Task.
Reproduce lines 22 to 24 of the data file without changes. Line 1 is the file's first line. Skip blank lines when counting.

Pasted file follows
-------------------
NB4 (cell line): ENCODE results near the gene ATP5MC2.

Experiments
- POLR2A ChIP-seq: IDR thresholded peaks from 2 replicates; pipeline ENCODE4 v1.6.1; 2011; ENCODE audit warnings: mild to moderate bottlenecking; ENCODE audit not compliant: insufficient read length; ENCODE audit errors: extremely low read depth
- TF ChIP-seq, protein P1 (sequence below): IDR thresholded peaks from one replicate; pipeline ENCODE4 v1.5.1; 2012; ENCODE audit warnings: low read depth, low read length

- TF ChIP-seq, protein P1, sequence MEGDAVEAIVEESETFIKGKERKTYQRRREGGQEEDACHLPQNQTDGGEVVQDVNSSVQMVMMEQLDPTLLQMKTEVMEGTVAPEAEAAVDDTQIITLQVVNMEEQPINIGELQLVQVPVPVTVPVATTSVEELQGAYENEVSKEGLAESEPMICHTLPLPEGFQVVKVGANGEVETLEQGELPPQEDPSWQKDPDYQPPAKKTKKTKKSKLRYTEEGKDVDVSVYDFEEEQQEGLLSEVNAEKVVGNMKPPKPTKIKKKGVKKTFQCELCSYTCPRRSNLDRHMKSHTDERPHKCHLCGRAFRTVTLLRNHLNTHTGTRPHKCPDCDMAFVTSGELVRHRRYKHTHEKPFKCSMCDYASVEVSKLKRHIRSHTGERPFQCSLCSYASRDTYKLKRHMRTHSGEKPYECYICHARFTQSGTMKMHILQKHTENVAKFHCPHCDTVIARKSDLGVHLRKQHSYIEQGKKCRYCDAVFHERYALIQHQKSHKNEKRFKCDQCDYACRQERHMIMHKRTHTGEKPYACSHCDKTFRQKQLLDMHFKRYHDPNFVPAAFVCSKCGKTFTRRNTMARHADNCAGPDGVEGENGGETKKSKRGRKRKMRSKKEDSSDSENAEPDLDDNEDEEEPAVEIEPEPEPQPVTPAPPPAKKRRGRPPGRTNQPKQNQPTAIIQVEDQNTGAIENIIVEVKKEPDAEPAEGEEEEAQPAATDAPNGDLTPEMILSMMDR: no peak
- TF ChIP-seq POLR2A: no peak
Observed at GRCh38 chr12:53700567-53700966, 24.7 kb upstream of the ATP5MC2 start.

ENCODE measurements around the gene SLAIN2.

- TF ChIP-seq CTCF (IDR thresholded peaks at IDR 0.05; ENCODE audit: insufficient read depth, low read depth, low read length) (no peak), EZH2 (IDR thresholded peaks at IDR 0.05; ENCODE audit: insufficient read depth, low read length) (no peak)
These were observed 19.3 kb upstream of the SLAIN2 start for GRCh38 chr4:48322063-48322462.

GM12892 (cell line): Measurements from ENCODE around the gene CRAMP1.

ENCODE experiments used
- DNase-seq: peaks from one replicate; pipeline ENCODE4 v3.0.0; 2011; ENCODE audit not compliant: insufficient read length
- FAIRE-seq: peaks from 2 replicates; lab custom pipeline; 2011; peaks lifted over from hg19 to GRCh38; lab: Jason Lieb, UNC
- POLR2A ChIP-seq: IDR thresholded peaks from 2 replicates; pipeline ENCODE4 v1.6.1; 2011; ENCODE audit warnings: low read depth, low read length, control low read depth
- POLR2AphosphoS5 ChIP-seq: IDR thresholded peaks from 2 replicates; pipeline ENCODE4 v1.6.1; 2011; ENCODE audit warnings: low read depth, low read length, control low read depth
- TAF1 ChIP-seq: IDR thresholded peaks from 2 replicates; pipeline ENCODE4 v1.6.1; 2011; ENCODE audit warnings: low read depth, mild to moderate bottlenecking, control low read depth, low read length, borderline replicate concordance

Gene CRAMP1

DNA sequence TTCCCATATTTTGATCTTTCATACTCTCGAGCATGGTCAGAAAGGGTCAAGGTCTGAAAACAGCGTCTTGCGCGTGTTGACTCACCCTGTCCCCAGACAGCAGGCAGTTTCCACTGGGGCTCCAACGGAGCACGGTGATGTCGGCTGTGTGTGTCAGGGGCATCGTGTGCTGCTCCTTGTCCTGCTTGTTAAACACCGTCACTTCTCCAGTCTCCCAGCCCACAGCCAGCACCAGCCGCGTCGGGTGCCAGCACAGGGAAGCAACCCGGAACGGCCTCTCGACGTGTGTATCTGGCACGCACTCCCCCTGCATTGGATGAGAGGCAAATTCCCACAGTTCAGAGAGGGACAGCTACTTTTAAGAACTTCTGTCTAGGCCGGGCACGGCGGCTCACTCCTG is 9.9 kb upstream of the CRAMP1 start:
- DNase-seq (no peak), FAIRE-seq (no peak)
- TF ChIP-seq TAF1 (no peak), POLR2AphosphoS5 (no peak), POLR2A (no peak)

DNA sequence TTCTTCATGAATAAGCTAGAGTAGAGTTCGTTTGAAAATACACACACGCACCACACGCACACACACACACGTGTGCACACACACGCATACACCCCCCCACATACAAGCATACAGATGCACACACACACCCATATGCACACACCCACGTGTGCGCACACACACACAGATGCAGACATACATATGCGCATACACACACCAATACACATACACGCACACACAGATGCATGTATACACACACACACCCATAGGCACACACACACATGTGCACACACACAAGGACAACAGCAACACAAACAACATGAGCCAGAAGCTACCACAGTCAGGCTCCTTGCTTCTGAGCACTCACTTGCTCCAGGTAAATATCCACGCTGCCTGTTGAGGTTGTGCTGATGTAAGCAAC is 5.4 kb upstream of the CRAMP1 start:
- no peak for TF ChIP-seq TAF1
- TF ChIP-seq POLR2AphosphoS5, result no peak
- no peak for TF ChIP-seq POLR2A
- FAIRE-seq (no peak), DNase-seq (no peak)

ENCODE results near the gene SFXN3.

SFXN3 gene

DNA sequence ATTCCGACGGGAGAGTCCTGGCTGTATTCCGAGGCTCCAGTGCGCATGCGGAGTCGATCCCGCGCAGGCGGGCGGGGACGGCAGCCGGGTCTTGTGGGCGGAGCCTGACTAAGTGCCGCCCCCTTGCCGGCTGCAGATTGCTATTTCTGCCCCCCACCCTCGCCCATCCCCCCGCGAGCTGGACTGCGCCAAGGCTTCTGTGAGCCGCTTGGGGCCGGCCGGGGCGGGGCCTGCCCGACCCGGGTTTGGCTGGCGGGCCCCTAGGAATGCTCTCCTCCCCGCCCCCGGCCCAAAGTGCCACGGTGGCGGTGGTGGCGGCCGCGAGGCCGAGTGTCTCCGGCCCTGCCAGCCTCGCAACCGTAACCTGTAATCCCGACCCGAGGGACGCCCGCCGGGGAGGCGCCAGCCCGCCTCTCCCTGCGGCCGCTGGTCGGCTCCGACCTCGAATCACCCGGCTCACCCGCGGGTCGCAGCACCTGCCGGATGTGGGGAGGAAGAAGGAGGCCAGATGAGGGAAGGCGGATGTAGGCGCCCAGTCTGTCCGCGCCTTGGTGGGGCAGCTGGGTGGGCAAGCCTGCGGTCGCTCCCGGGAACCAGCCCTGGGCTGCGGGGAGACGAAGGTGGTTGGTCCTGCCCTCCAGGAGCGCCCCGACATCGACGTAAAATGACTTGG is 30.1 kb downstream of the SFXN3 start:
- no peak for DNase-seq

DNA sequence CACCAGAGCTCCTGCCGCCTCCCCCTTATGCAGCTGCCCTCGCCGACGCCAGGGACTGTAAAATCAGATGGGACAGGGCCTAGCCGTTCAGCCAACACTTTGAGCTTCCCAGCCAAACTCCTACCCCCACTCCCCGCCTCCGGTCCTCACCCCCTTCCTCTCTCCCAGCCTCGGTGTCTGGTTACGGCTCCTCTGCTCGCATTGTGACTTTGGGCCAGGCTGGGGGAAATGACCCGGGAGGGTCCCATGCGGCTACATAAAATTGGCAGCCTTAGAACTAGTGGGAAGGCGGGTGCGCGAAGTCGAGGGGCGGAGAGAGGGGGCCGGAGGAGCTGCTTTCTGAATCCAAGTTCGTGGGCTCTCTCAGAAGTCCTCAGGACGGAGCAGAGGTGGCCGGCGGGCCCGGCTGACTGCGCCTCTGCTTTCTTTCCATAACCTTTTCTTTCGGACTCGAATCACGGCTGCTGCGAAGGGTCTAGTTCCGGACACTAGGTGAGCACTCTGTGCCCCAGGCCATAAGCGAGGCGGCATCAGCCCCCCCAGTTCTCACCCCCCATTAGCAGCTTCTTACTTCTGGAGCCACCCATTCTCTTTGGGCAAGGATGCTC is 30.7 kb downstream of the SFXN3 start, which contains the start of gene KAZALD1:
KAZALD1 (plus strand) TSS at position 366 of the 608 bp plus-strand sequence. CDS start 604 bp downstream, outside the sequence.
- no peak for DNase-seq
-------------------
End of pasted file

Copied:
DNA sequence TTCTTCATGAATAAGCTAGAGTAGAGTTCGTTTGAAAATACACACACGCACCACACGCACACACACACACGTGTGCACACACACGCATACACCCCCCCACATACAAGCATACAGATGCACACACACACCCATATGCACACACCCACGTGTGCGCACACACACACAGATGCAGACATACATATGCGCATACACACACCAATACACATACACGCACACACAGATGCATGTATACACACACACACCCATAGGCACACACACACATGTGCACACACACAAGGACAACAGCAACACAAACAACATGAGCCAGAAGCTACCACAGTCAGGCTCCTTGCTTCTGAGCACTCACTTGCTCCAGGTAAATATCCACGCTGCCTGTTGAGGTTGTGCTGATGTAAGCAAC is 5.4 kb upstream of the CRAMP1 start:
- no peak for TF ChIP-seq TAF1
- TF ChIP-seq POLR2AphosphoS5, result no peak